Danish physicist Neils Bohr once said, ‘Anyone who is not shocked by quantum computing had no idea what it is’. Though given years ago, this statement still holds in present times.
Quantum computing has a lot of potential in the world today. It has existed for decades but not been harnessed suitably enough to transform the world as we see it. And there have been many reasons behind it.
Be it a lack of necessary tools or the slow and steady process of coming up with apt programming languages to run quantum computing algorithms. There is a lot of processing going on when compared to traditional computers.
As we know the computers and smart devices around us are getting smaller and smaller with each passing day. Gone are the days when a personal computer occupied all the space you had in your home. We now have devices like tablets and smartphones, where complex processes are being executed even in such small physical areas.
Why Classical Computers Fail?
However, experts say that we might soon hit a roadblock when it comes to reducing the size of our devices. It seems like quantum tunneling could be the one to blame. As we keep on reducing the size of our transistors, allowing us to fit a million in a chip, we are being pushed to a limit where the electrons start behaving in an altogether different manner. The idea of using a transistor as a switch doesn’t work since particles start transferring them to the other side of the blocked passage. That’s when the quantum theory comes into the picture.
Quantum theory explores the world at the most fundamental level. It deals with the world of atoms and other subatomic particles. The element that separates them from traditional approaches is that at the subatomic level, laws of physics are different than we know in the physical world. Electrons can be in more than one place at a time. They can also display the phenomenon of superposition and entanglement.
With all of its nuances, the need for quantum computing arose when limitations of classical computers were realized. While quantum tunneling many seem like a problem that is easy to solve, it has finally put a stop to our dreams of increasing computational power. It might take years to resolve, but we don’t have to worry about it so much. Thanks to quantum computers.
Quantum computing has a different take when it comes to processing information. They work on the principles of quantum mechanics and are extremely powerful. For processing information, quantum computing utilizes qubits, which helps in faster calculations, smart computations and more.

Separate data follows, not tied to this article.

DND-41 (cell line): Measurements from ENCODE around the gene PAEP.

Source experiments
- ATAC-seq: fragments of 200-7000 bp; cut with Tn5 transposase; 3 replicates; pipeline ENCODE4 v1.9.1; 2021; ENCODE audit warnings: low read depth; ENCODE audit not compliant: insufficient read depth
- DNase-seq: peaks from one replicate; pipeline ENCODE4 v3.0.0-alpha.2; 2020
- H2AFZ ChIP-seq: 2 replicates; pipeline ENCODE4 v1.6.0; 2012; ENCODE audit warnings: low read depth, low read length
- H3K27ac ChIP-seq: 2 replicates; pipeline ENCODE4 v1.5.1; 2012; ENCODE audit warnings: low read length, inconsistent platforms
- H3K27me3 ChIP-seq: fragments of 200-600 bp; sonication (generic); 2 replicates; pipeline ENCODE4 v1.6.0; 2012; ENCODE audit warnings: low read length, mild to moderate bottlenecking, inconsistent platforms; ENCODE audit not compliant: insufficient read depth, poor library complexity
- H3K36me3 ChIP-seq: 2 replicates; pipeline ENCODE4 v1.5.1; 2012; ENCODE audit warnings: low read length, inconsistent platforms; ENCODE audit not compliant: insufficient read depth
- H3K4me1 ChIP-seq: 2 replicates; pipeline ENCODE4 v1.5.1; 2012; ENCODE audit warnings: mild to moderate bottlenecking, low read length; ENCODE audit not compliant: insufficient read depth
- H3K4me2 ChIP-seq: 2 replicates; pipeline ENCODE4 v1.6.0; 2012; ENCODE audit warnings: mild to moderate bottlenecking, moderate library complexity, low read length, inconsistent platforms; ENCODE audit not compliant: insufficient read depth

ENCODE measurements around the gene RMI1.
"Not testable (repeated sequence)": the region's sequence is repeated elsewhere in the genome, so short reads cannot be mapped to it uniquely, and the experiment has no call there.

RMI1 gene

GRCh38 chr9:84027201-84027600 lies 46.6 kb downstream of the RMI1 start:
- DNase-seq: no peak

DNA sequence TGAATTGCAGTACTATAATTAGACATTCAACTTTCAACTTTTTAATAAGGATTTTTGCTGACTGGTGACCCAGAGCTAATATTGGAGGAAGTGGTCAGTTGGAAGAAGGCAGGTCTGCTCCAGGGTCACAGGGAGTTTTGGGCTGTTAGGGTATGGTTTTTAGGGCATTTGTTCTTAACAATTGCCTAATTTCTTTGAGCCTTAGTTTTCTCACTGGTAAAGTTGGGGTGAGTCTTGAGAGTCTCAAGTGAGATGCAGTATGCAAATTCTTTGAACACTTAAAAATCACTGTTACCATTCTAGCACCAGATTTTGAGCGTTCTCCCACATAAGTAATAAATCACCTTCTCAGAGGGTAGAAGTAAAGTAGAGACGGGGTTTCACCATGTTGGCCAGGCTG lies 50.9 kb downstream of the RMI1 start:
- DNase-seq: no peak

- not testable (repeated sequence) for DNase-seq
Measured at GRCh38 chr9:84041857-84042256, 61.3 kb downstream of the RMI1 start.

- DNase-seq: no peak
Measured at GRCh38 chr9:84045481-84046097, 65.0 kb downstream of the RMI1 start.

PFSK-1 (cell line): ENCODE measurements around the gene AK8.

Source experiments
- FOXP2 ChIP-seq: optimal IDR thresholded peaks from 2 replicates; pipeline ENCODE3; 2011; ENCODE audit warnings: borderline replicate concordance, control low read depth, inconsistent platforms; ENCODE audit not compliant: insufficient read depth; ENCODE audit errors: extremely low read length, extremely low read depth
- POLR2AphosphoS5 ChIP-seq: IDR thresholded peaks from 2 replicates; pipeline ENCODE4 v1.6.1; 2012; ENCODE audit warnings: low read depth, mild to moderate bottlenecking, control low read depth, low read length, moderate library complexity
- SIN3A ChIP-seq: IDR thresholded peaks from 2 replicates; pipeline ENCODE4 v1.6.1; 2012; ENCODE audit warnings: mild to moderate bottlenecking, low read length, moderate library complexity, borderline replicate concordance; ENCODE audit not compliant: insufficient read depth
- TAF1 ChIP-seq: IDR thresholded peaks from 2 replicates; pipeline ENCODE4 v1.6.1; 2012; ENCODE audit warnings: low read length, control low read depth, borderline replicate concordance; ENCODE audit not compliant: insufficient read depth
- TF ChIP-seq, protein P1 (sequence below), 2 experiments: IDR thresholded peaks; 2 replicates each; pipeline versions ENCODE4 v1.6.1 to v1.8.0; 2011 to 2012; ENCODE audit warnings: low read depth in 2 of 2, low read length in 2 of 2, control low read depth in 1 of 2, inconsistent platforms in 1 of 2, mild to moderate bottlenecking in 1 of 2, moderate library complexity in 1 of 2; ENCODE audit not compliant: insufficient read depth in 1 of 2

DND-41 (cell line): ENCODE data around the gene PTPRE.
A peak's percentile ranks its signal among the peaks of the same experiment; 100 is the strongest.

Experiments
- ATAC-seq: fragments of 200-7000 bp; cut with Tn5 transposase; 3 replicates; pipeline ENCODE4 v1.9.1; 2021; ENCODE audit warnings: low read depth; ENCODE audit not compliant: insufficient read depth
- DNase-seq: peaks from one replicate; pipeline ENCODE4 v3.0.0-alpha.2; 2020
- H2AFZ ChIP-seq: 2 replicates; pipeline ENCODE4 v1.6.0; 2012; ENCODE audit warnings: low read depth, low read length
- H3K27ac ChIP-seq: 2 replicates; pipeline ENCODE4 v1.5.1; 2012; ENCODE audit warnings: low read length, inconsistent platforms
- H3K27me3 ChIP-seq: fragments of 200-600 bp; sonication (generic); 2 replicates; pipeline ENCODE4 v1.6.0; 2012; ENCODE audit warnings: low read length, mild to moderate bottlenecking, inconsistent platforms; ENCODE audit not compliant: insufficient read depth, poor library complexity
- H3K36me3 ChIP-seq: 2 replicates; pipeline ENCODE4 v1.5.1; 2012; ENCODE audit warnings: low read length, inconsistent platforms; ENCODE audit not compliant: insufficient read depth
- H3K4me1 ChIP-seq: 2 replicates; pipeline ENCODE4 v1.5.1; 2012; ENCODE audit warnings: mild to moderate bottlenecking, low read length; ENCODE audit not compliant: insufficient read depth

JAVA for Quantum Computing
Today we are trying to harness the power of quantum computing using various programming languages. Despite there is always an ongoing debate on whether one language is superior to the other, what fuels it more is using JAVA for the purpose.
It hasn’t even been a month since Oracle launched JAVA’s new edition JDK 13. But it’s not about the features that it has for everyone. The keynote session at CodeOne, saw doctoral candidate Jessica Pointing from Stanford University draw everyone’s attention to quantum computing with JAVA.
As strange as it may sound, JAVA indeed has more than a few libraries that can aid quantum computing and help the world realize its potential. Pointing highlighted the fact that developers can write code for Stange Quantum Computer Simulator in JAVA. She explained that we are looking at the possibility of a quantum computer in the wrong way.
The challenge for a quantum computer, as we find it now, is to outperform a classical computer in solving a specific type of problem. To everyone’s surprise, this hasn’t happened yet, and god knows how much time more will it take to prove this theory.
Quantum Computing Libraries in JAVA
Even though the world hasn’t realized it yet, JAVA has some code that can help access quantum computing algorithms. When we try to find the prime factors of a number that is 617 digits long, it might take us billions of years through a classical computer. On the other hand, quantum computing algorithms such as Shor’s algorithm can help do this task in 100 seconds. Similarly, Grover’s algorithm is much faster when it comes to solving complex problems that have many possibilities.
The quantum computing libraries in JAVA already contain the definitions of well-known qubits and gates. It is also suitable for calculations involving matrices and vectors. The class qubit in JAVA can be used to create a new qubit object and help in testing whether a qubit is valid or two qubits are equal.
Similarly, gates are implemented in the library using the abstract factory pattern. Hardman gate that allows achieving the quantum concept of superposition can be easily implemented in JAVA using a few lines of code.
A of now JAVA allows a limited number of gates such as Hardman, Pauli’s, CNOT, etc. But once the world realized the ease of computation, there will be more provisions for accessing complex quantum computing algorithms. It could be the next big thing is determining the efficiency of a quantum computer over classical ones.